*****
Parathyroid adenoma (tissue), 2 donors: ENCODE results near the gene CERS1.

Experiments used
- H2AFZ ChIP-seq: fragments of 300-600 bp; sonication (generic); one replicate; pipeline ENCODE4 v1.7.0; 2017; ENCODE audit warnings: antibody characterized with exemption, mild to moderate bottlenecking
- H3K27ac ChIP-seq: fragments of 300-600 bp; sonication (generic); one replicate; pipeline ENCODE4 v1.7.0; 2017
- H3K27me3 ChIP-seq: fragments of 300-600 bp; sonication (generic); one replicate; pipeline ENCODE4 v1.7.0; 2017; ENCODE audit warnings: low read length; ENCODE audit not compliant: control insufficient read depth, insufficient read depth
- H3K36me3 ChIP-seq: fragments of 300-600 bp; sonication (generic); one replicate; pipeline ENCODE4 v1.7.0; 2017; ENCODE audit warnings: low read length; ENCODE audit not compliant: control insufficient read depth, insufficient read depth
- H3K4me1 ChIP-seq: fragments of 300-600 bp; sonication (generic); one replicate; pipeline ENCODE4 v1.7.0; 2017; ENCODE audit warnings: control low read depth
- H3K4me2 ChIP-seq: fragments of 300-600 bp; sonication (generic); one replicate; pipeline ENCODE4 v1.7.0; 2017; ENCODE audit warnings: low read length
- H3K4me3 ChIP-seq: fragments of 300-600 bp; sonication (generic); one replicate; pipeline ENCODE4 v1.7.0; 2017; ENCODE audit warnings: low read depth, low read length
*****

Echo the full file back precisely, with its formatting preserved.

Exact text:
Parathyroid adenoma (tissue), 2 donors: ENCODE results near the gene CERS1.

Experiments used
- H2AFZ ChIP-seq: fragments of 300-600 bp; sonication (generic); one replicate; pipeline ENCODE4 v1.7.0; 2017; ENCODE audit warnings: antibody characterized with exemption, mild to moderate bottlenecking
- H3K27ac ChIP-seq: fragments of 300-600 bp; sonication (generic); one replicate; pipeline ENCODE4 v1.7.0; 2017
- H3K27me3 ChIP-seq: fragments of 300-600 bp; sonication (generic); one replicate; pipeline ENCODE4 v1.7.0; 2017; ENCODE audit warnings: low read length; ENCODE audit not compliant: control insufficient read depth, insufficient read depth
- H3K36me3 ChIP-seq: fragments of 300-600 bp; sonication (generic); one replicate; pipeline ENCODE4 v1.7.0; 2017; ENCODE audit warnings: low read length; ENCODE audit not compliant: control insufficient read depth, insufficient read depth
- H3K4me1 ChIP-seq: fragments of 300-600 bp; sonication (generic); one replicate; pipeline ENCODE4 v1.7.0; 2017; ENCODE audit warnings: control low read depth
- H3K4me2 ChIP-seq: fragments of 300-600 bp; sonication (generic); one replicate; pipeline ENCODE4 v1.7.0; 2017; ENCODE audit warnings: low read length
- H3K4me3 ChIP-seq: fragments of 300-600 bp; sonication (generic); one replicate; pipeline ENCODE4 v1.7.0; 2017; ENCODE audit warnings: low read depth, low read length